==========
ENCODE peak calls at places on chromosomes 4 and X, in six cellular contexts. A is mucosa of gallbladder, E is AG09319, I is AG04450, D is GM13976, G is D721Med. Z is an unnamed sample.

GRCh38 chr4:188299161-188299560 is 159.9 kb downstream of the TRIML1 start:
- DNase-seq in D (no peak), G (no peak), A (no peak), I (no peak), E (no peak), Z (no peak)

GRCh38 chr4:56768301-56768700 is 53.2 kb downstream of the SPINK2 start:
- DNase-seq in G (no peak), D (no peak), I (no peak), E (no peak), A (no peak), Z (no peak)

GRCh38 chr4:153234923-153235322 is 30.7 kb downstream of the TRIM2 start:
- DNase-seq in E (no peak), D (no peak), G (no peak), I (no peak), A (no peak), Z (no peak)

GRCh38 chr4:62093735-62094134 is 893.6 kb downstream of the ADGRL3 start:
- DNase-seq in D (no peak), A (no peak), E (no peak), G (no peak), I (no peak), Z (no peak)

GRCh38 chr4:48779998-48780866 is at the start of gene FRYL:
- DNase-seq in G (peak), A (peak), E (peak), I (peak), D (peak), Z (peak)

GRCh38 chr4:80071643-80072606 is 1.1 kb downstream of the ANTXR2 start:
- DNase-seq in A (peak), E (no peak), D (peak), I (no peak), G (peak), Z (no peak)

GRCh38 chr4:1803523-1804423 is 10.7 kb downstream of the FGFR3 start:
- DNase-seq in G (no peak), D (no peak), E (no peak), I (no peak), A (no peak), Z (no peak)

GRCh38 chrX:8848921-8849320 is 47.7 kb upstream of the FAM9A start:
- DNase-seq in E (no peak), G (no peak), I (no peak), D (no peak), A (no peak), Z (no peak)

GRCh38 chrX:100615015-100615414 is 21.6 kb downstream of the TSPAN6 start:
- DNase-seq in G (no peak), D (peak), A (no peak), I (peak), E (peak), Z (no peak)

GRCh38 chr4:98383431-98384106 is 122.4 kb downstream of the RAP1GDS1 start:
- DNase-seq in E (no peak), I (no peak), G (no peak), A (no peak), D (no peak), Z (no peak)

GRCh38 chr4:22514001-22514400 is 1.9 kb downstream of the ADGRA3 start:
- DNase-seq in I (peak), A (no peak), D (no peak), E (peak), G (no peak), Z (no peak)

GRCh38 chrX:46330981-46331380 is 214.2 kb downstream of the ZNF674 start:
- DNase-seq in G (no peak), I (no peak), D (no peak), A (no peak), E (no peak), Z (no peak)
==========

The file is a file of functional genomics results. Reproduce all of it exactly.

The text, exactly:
ENCODE peak calls at places on chromosomes 4 and X, in six cellular contexts. A is mucosa of gallbladder, E is AG09319, I is AG04450, D is GM13976, G is D721Med. Z is an unnamed sample.

GRCh38 chr4:188299161-188299560 is 159.9 kb downstream of the TRIML1 start:
- DNase-seq in D (no peak), G (no peak), A (no peak), I (no peak), E (no peak), Z (no peak)

GRCh38 chr4:56768301-56768700 is 53.2 kb downstream of the SPINK2 start:
- DNase-seq in G (no peak), D (no peak), I (no peak), E (no peak), A (no peak), Z (no peak)

GRCh38 chr4:153234923-153235322 is 30.7 kb downstream of the TRIM2 start:
- DNase-seq in E (no peak), D (no peak), G (no peak), I (no peak), A (no peak), Z (no peak)

GRCh38 chr4:62093735-62094134 is 893.6 kb downstream of the ADGRL3 start:
- DNase-seq in D (no peak), A (no peak), E (no peak), G (no peak), I (no peak), Z (no peak)

GRCh38 chr4:48779998-48780866 is at the start of gene FRYL:
- DNase-seq in G (peak), A (peak), E (peak), I (peak), D (peak), Z (peak)

GRCh38 chr4:80071643-80072606 is 1.1 kb downstream of the ANTXR2 start:
- DNase-seq in A (peak), E (no peak), D (peak), I (no peak), G (peak), Z (no peak)

GRCh38 chr4:1803523-1804423 is 10.7 kb downstream of the FGFR3 start:
- DNase-seq in G (no peak), D (no peak), E (no peak), I (no peak), A (no peak), Z (no peak)

GRCh38 chrX:8848921-8849320 is 47.7 kb upstream of the FAM9A start:
- DNase-seq in E (no peak), G (no peak), I (no peak), D (no peak), A (no peak), Z (no peak)

GRCh38 chrX:100615015-100615414 is 21.6 kb downstream of the TSPAN6 start:
- DNase-seq in G (no peak), D (peak), A (no peak), I (peak), E (peak), Z (no peak)

GRCh38 chr4:98383431-98384106 is 122.4 kb downstream of the RAP1GDS1 start:
- DNase-seq in E (no peak), I (no peak), G (no peak), A (no peak), D (no peak), Z (no peak)

GRCh38 chr4:22514001-22514400 is 1.9 kb downstream of the ADGRA3 start:
- DNase-seq in I (peak), A (no peak), D (no peak), E (peak), G (no peak), Z (no peak)

GRCh38 chrX:46330981-46331380 is 214.2 kb downstream of the ZNF674 start:
- DNase-seq in G (no peak), I (no peak), D (no peak), A (no peak), E (no peak), Z (no peak)